The best time to observe halos is when the sun or moon is low on the horizon. Halos are brighter and more prominent when the light source is lower in the sky.
Halo Formation by Season
The frequency of halo formation depends on the season and latitude:
|Very frequent, especially at higher latitudes
|Frequent, high altitude cirrus clouds are common
|Rare, due to fewer high clouds
|Frequent, with increasing frontal systems
Halos are more common closer to the poles where very cold temperatures lead to frequent high altitude ice crystal clouds. In tropical regions, halos are very rare due to a lack of extensive cold air masses.
Halos as Weather Predictors
While beautiful to observe, halos can also serve as useful indicators of impending weather changes. Some associations between halos and weather patterns include:
Halos often precede warm fronts as high cirrus clouds blow in above a mass of warm, humid air advancing from the south. Expect changing conditions and precipitation within a day or two after halo observations.
Behind a cold front, cold dense air can undercut warmer air and cause a stable layer of cirrostratus clouds ideal for halos. Halos following cold fronts indicate fair weather but another front may be approaching.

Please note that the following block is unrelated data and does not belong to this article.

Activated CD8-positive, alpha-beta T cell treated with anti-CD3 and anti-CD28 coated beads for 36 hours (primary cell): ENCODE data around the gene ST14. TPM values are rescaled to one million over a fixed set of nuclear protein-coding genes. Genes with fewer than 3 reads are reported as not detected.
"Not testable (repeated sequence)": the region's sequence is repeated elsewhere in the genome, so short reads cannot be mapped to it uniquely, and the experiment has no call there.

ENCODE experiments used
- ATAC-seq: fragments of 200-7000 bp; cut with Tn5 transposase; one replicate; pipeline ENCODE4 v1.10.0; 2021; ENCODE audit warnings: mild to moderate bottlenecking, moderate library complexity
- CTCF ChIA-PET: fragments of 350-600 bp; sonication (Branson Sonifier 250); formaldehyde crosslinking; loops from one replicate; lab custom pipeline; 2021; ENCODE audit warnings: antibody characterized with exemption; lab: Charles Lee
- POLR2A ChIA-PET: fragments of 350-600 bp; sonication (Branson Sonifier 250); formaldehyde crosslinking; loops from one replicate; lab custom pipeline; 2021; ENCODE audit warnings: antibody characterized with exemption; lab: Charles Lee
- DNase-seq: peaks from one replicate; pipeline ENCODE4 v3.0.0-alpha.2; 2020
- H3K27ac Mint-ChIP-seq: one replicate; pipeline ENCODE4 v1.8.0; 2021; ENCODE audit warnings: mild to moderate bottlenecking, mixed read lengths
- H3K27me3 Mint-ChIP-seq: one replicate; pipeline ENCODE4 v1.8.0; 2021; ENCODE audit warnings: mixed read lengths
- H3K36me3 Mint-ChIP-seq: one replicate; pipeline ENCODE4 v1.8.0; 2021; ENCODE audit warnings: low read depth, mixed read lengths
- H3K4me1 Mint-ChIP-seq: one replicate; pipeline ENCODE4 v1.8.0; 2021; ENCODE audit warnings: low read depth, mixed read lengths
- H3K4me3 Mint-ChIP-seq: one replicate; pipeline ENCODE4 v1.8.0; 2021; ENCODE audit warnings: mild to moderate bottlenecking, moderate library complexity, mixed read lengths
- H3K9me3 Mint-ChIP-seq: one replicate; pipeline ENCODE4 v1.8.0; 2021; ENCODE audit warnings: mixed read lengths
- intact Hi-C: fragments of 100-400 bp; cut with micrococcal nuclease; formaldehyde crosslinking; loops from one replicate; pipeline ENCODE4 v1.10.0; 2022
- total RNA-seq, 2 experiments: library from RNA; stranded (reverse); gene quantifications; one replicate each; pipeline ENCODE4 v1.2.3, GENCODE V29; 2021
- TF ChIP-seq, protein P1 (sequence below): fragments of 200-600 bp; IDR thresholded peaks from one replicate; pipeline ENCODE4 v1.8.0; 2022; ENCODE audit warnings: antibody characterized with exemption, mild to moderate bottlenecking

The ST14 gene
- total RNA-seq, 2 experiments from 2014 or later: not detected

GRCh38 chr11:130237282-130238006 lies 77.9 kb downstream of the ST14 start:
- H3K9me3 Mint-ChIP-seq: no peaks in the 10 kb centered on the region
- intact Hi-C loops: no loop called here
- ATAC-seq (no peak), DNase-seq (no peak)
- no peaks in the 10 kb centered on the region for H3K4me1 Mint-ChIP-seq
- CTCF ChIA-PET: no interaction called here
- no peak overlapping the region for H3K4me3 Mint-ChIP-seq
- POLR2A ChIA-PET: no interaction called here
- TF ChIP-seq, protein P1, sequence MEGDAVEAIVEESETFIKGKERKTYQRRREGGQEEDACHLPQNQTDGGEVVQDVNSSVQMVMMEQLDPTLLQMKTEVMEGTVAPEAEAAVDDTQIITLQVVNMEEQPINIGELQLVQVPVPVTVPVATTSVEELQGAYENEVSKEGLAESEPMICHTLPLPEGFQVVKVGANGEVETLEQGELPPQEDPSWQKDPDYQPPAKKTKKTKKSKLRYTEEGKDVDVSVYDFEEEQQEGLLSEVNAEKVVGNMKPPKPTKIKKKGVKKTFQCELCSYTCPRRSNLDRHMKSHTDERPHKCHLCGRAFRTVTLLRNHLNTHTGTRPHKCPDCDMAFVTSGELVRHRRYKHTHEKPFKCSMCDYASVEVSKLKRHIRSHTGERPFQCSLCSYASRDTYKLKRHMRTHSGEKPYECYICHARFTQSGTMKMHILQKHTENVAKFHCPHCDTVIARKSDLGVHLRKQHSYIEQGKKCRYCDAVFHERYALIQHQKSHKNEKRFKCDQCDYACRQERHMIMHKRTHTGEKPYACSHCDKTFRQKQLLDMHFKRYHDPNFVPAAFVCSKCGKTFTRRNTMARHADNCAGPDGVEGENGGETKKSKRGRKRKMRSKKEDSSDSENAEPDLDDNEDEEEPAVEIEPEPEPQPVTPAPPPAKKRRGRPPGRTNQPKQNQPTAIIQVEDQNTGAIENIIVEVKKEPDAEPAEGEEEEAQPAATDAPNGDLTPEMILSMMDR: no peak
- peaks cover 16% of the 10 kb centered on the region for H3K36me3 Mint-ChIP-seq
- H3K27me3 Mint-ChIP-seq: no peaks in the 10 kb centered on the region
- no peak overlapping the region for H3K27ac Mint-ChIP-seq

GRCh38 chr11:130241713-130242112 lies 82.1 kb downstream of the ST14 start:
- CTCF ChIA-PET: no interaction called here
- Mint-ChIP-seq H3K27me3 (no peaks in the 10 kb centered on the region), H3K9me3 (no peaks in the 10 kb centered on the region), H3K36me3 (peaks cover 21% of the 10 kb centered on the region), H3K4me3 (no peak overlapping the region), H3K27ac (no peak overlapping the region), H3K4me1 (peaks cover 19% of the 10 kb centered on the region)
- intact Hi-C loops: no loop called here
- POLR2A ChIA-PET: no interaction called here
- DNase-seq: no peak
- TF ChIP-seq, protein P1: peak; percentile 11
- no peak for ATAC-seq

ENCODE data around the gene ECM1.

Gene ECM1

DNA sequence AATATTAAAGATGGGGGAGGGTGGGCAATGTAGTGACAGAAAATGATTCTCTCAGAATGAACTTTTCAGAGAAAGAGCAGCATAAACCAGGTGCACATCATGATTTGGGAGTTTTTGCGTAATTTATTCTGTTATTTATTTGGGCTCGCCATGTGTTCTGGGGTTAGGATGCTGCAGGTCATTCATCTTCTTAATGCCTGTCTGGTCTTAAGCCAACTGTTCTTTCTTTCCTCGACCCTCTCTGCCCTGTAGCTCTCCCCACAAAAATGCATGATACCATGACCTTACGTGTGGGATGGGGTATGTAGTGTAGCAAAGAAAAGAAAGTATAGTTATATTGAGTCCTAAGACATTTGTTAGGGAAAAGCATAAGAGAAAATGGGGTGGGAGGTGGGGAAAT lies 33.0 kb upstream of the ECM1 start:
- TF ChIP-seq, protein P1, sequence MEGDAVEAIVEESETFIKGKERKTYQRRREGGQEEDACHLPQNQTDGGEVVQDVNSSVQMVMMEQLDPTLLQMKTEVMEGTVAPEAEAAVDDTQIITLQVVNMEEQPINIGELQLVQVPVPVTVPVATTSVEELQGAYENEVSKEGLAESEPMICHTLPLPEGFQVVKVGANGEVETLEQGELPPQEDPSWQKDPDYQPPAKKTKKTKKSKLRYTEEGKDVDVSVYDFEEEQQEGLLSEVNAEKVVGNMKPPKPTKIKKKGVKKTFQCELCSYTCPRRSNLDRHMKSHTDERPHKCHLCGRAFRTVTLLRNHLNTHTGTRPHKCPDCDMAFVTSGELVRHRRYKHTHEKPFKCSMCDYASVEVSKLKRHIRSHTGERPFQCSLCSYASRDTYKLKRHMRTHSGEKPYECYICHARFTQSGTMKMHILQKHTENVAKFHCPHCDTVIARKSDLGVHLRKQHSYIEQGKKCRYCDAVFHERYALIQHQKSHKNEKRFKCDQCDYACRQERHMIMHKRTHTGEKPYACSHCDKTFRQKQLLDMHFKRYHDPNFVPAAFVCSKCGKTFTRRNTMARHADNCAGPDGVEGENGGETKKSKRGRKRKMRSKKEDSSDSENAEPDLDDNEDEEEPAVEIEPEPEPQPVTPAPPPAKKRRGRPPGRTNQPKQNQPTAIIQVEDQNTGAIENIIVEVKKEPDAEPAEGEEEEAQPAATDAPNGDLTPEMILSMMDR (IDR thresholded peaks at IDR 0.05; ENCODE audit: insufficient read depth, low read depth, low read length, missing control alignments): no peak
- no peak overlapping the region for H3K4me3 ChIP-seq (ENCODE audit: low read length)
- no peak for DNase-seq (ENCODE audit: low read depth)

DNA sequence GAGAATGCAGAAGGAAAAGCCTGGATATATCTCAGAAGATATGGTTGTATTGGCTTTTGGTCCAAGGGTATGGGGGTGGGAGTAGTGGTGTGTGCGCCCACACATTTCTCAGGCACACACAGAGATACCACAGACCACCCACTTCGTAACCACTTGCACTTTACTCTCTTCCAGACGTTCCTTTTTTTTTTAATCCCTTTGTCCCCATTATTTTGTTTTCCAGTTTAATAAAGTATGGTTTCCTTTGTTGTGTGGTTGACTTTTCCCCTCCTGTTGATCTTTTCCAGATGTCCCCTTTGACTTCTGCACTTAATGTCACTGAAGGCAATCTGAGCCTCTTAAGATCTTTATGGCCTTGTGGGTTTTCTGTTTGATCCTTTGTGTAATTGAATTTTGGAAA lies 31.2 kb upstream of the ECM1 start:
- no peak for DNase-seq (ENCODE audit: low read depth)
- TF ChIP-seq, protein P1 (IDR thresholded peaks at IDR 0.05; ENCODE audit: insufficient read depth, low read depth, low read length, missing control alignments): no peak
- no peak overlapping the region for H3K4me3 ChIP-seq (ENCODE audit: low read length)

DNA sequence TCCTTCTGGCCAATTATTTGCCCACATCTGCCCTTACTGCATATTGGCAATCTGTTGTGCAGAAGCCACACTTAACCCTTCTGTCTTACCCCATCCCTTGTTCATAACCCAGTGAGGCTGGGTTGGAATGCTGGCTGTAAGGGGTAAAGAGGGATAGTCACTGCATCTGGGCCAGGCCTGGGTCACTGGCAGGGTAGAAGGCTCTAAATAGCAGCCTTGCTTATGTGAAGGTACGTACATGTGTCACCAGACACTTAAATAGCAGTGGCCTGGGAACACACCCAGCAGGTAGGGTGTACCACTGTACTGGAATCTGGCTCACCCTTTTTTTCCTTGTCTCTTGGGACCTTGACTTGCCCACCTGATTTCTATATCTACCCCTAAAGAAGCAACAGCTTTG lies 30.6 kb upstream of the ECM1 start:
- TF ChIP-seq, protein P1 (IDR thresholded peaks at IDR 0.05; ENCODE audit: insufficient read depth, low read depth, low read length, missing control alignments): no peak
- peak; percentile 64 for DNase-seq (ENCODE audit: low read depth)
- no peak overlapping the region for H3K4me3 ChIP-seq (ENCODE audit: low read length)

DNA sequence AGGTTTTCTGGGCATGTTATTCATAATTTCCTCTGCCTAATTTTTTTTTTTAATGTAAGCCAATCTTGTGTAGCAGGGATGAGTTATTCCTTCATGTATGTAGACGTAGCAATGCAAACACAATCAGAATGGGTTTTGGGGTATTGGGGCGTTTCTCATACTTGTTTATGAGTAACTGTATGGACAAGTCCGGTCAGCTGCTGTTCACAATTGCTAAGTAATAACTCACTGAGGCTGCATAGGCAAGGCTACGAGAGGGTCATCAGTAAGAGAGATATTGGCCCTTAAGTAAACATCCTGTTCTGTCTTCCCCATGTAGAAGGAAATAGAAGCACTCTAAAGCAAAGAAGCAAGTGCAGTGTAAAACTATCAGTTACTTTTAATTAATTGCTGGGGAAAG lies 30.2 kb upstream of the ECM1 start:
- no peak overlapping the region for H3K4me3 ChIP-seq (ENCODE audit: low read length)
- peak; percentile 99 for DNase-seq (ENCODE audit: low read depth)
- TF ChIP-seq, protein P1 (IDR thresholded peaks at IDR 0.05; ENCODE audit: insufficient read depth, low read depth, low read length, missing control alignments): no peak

Halos may signal the approach of a severe storm system several days in advance. Unsettled weather typically follows within 48 hours of halo observations.
If halos form on otherwise clear days, a weather front and precipitation may be moving within the next day or so. Sudden halo formation means changes are imminent.
While not an infallible tool on their own, halos can help astute weather watchers discern trends in atmospheric patterns and instability to anticipate coming changes.
Observing halos requires having the sun or moon in view along with high altitude cirrus clouds to create the refraction. Some tips for halo viewing include:
- Watch the sky near dawn or dusk when the sun or moon is low.
- Orient yourself with the sun or moon at your back for the best view.
- Block the sun partially with a building or tree to cut glare.
- Use sunglasses or filters when viewing solar halos to protect your eyes.
- Photograph the halo if possible to better study the structure.
- Note the position of parhelia, arcs, and spots relative to the halo.
With attentiveness and optimal conditions, anyone can observe these luminous displays high in the sky. Appreciating the beauty while considering the meaning can make time spent halo watching richly rewarding.
Rings and halos around the sun or moon occur when light is refracted by ice crystals in high altitude cirrus clouds. These atmospheric optical phenomena can take many forms, including 22° halos, sun dogs, tangent arcs, and circumzenithal arcs. Halos are indicators of unstable weather and changing conditions, often forecasting the arrival of a warm or cold front by a day or more. These dazzling displays provide insight into coming weather and are a visual delight if seen under the right conditions.